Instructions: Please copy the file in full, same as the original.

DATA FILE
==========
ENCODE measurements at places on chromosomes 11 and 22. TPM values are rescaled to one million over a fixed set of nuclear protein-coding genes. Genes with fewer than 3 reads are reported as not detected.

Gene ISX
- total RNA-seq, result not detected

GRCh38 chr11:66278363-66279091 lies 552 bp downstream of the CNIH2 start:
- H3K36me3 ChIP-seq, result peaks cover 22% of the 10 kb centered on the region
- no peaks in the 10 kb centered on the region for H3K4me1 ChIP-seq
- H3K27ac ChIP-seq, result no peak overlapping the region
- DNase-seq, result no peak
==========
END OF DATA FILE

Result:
ENCODE measurements at places on chromosomes 11 and 22. TPM values are rescaled to one million over a fixed set of nuclear protein-coding genes. Genes with fewer than 3 reads are reported as not detected.

Gene ISX
- total RNA-seq, result not detected

GRCh38 chr11:66278363-66279091 lies 552 bp downstream of the CNIH2 start:
- H3K36me3 ChIP-seq, result peaks cover 22% of the 10 kb centered on the region
- no peaks in the 10 kb centered on the region for H3K4me1 ChIP-seq
- H3K27ac ChIP-seq, result no peak overlapping the region
- DNase-seq, result no peak